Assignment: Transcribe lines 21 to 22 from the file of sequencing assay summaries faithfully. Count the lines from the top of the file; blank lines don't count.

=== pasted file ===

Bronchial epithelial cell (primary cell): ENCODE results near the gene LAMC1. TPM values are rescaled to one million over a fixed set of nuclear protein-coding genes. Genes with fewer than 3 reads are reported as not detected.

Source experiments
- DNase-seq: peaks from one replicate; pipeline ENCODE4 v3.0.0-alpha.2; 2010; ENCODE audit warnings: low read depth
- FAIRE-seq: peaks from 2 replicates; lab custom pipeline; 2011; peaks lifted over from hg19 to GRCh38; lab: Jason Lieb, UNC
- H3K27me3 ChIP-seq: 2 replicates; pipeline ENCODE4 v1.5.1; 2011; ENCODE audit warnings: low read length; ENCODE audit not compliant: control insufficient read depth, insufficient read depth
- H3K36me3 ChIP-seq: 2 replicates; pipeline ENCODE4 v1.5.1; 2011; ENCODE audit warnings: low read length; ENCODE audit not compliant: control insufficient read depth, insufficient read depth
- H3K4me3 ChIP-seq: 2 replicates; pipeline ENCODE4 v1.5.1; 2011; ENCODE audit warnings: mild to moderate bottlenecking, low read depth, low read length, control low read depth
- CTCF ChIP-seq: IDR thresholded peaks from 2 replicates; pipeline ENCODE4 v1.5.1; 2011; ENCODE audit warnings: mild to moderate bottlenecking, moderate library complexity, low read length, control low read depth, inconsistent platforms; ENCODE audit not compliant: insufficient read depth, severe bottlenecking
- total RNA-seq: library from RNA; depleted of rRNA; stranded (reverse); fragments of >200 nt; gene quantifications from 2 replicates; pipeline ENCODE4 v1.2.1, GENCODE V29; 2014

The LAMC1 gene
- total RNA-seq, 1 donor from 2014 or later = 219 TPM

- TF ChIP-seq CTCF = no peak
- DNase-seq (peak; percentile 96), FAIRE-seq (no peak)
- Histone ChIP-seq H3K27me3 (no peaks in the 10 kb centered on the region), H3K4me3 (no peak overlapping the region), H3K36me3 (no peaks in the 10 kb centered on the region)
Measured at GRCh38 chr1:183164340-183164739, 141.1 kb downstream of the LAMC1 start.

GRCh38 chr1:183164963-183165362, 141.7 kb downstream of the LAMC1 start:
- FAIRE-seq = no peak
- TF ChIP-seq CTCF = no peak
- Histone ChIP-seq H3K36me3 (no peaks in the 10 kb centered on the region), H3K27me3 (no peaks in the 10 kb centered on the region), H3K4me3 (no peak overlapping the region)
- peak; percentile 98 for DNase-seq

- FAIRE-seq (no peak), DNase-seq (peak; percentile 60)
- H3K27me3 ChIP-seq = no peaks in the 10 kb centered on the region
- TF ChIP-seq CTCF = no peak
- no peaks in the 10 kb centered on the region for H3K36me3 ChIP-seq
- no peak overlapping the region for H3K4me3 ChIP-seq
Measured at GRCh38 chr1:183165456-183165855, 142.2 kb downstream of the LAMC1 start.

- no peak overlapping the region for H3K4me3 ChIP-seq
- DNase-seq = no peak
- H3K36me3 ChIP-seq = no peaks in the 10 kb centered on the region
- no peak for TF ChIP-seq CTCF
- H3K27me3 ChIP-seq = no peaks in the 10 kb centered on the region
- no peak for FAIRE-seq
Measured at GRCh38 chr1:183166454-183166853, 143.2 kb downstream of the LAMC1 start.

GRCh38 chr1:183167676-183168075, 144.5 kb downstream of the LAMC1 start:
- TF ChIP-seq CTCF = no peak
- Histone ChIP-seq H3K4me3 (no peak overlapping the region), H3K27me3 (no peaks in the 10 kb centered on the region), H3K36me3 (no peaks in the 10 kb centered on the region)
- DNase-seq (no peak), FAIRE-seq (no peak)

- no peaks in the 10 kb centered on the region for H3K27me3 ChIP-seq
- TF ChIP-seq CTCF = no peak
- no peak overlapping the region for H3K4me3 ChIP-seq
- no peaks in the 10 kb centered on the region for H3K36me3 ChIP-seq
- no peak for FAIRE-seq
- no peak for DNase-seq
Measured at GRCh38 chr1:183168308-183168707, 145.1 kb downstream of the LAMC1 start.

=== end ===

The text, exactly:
- FAIRE-seq (no peak), DNase-seq (peak; percentile 60)
- H3K27me3 ChIP-seq = no peaks in the 10 kb centered on the region